Hello Recovery Writers! I hope you all are well. As most of you know, I have recently had some struggles with my past behaviors and gotten back into therapy. This has me thinking about all sorts of issues in recovery which, of course, I end up writing about. I hope my ramblings are helpful to some of you. Peace, Sarah
There is good and bad in everything. I don’t believe anything in life is completely bad or completely good; it’s all shades of gray. Unfortunately, as addicts and people with eating disorders, we tend to think in terms of extremes and absolutes. Black and white, good and bad, yes or no, all or nothing. And that kind of thinking is part of what keeps us sick and addicted.
In my recent struggle with the reemergence of my own eating disorder, I’ve been thinking more about this. In the past I’ve certainly realized that despite how much damage my eating disorder and various other behaviors did, and despite the fact that they nearly killed me, they also ironically saved my life. The eating disorder, the cutting, the pills; those things protected my sanity even as they were destroying my life and my body. So I honor that. I appreciate and respect what they did for me. And in that way, I cannot see my eating disorder or my cutting or my addiction as entirely bad things. Someone who’s not well-acquainted with a situation such as this might wonder, how can you say that? And I would say, there were good intentions at the heart of it. People who have been there know what I mean.
And just like I can’t say that my eating disorder and self-destructive behaviors were all bad, I can’t say that recovery is all raindrops and roses. As much as I enjoy the freedom and peace and new opportunities that come with recovery, a lot of new responsibilities show up as well. When you recover, you have to grow up. You have to function like a person, like an adult. You have to do the everyday mundane things that you got to neglect when you were sick: laundry, bills, dishes, cooking, shopping, cleaning, etc. When you were depressed or manic or caught up in your disease, you probably ignored most of these things; I certainly did. I became quite dependent on other people for help with managing the grown up stuff like rent and insurance because it all seemed too overwhelming for me to deal with. I never opened my mail because I couldn’t handle looking at bills that I didn’t know how to pay. However, when you get into recovery, this changes. You have to learn how to deal with these things, face your fears, become more independent. You eat your meals, take your pills, get to your appointments. And there is a sense of accomplishment and pride in those things that is really cool. But sometimes there’s also a kind of wish to go back to when it was easier, when you could just throw up your hands and say, I can’t! I’m sick! and people would take care of things for you. I would never advocate staying sick just to avoid responsibility. But I can’t say that it hasn’t crossed my mind before either. When you grow up in a way that’s really abnormal, destructive, or abusive, it’s not uncommon to get to adulthood without having learned basic life skills like how to balance a checkbook or cook for yourself. So a lot of the time it can be easier to fall back on addiction or other behaviors rather than try to learn those skills and be independent. And I don’t judge anyone who does that— it’s scary as shit to take on being responsible for yourself, and it’s taken me a hell of a long time to get even halfway there. We are creatures of habit who seek to avoid pain, avoid fear. And so often that’s what leads us back into illness.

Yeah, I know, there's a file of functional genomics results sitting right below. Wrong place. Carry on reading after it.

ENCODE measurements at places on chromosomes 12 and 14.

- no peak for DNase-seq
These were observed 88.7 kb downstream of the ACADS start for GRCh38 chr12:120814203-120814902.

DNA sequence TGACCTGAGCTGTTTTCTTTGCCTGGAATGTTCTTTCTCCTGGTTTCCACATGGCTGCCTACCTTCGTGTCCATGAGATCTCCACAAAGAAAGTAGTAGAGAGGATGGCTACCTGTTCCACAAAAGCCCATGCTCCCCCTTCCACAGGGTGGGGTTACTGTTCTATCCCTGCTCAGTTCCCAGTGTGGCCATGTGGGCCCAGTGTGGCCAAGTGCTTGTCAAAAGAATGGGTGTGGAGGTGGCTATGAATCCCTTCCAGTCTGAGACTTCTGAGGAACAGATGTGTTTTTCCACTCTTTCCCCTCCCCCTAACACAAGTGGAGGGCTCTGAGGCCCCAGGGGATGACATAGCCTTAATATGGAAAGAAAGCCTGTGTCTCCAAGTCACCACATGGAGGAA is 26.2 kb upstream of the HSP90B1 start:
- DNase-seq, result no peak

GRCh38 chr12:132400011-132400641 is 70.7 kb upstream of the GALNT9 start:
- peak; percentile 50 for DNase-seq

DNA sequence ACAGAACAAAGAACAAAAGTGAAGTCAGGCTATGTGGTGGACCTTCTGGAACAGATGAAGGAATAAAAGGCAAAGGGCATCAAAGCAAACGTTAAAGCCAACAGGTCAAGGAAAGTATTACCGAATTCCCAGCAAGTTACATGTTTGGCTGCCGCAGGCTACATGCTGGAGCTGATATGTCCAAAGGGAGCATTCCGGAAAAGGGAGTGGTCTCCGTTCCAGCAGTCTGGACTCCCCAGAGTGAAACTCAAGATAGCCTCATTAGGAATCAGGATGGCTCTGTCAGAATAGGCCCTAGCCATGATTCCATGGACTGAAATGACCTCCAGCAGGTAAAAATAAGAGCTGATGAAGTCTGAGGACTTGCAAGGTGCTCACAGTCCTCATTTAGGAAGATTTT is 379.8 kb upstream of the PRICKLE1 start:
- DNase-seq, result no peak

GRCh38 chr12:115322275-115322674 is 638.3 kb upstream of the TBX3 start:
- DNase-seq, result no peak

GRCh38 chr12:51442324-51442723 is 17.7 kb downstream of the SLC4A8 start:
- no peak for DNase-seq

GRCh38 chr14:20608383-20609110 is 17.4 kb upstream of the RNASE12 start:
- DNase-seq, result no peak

Really I think that what it comes down to is how much benefit you will get out of which state. Will you get more benefit out of being sick at the moment? Or will you do better with being recovered? There are benefits to both. There are also drawbacks to both. In my opinion, the benefits of recovery far outweigh the benefits of staying sick. And the consequences of staying sick far outstrip the discomfort and anxiety that can come with recovery. However, at certain times, that perception can shift and it can seem like a better idea to go back to the familiar comfort of your illness. I get that. I just did that. And I think it was because I felt like I was so overwhelmed with all the grown-up stuff I was doing, I just needed to be in a safe and comfortable place of dependency on something I knew I could count on the be there for me. And what fit that description better than my eating disorder?
I hope that soon I can come out of that place, and can re-create a feeling of safety outside of my eating disorder. As I’ve said before, recovery is a process and it comes in shades of gray. It’s not perfect or shit, all or nothing, a slip and back to day one. It’s just life. You forgive the bumps in the road, move past them as best you can, and keep pushing forward. The more you are able to do that the easier it is to remain in recovery; the more compassion you have, the easier it is to strike a balance between the extremes.
© Sarah Ann Henderson 2011